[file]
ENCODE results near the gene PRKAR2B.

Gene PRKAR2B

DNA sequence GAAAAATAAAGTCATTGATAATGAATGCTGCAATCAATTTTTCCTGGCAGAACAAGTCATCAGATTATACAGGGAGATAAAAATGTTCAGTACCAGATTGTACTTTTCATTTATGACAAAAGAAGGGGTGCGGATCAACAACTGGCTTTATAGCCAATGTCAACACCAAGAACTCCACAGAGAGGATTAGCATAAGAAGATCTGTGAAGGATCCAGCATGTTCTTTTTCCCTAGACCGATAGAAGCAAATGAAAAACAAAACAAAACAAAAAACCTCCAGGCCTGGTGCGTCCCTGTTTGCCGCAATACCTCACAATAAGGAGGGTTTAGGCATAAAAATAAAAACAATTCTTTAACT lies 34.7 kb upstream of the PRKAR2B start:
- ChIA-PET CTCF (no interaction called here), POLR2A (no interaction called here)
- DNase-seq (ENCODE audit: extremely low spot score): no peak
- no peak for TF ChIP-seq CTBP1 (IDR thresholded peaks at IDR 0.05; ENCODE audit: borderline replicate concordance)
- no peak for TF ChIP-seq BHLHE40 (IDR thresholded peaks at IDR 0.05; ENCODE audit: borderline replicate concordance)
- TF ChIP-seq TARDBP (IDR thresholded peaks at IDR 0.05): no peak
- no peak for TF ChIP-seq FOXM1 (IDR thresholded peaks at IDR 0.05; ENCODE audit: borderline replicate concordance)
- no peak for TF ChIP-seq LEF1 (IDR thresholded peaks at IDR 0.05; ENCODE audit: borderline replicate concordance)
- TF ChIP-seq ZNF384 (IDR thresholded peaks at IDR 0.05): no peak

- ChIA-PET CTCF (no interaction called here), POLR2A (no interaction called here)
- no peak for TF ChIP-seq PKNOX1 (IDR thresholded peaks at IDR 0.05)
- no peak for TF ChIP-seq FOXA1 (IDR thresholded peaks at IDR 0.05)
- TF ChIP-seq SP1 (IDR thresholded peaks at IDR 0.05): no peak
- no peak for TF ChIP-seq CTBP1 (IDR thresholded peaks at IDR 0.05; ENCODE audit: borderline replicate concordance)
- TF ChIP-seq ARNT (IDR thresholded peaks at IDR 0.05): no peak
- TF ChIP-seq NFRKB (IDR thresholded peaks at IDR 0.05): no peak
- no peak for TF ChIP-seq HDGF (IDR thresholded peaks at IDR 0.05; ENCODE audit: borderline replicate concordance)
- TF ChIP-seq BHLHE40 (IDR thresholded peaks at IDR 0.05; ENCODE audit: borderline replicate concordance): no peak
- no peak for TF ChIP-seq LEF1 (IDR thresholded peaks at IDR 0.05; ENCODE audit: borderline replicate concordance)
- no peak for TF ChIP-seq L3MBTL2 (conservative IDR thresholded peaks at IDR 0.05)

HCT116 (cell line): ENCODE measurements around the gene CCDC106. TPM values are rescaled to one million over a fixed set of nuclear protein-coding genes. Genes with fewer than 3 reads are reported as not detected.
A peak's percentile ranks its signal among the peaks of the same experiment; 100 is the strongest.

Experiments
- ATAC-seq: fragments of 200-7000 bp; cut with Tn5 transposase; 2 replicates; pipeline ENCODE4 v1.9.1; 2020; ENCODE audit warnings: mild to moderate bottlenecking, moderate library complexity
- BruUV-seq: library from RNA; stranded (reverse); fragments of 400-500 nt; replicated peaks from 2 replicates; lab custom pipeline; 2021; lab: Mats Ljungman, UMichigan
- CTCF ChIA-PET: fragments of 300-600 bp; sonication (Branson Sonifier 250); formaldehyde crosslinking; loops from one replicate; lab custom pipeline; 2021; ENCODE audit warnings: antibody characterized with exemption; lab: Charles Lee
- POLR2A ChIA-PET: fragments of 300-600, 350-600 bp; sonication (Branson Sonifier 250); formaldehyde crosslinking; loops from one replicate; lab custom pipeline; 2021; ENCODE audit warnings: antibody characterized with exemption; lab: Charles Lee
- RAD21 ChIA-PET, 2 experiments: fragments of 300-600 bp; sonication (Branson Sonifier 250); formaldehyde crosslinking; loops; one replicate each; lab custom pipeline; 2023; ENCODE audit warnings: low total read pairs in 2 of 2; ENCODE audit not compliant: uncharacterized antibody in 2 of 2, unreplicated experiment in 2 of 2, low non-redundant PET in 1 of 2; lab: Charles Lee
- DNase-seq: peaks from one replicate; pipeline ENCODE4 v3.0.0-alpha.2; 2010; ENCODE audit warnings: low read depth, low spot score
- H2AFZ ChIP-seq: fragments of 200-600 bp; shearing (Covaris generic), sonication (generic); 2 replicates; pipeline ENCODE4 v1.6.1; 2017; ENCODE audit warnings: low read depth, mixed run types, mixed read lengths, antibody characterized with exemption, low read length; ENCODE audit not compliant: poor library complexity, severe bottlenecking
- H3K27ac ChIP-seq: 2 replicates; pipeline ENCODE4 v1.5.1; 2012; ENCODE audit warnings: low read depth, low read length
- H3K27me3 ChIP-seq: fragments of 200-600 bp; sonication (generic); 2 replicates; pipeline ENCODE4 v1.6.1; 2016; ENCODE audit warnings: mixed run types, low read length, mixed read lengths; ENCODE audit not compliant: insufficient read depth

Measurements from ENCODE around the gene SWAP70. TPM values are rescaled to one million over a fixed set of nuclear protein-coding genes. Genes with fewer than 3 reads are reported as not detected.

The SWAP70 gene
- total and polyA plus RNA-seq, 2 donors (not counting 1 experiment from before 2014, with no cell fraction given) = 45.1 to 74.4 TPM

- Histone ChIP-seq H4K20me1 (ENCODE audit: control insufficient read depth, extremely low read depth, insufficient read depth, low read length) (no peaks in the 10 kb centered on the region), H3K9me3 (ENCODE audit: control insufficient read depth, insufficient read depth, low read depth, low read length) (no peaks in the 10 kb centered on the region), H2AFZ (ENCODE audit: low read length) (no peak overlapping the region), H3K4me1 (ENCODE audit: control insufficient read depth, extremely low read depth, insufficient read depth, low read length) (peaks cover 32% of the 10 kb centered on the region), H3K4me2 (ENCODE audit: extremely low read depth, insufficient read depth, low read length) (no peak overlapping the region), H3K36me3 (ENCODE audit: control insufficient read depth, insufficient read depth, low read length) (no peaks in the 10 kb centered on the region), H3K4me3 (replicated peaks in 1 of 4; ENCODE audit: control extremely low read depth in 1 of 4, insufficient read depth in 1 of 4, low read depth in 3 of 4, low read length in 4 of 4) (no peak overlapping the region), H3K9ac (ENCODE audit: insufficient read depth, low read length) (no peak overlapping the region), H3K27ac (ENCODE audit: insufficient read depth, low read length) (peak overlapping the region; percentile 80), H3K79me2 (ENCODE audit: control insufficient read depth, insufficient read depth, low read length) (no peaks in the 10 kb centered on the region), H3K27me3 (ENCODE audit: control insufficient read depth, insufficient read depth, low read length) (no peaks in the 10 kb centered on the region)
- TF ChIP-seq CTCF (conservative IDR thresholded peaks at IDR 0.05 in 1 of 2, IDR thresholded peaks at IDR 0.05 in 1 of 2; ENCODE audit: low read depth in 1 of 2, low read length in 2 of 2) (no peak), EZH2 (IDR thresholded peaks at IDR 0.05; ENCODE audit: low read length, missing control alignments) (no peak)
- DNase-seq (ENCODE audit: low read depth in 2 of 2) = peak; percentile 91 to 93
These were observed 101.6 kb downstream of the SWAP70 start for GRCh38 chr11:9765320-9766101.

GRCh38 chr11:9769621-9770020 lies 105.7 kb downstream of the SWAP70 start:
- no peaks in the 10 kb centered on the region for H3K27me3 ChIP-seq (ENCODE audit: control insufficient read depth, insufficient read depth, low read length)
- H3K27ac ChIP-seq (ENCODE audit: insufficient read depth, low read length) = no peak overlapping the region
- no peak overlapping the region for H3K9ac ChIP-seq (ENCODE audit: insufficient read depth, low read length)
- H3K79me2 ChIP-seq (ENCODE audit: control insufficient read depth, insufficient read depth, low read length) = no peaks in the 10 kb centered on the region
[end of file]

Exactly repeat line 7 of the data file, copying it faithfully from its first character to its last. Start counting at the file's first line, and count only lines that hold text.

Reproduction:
- no peak for TF ChIP-seq BHLHE40 (IDR thresholded peaks at IDR 0.05; ENCODE audit: borderline replicate concordance)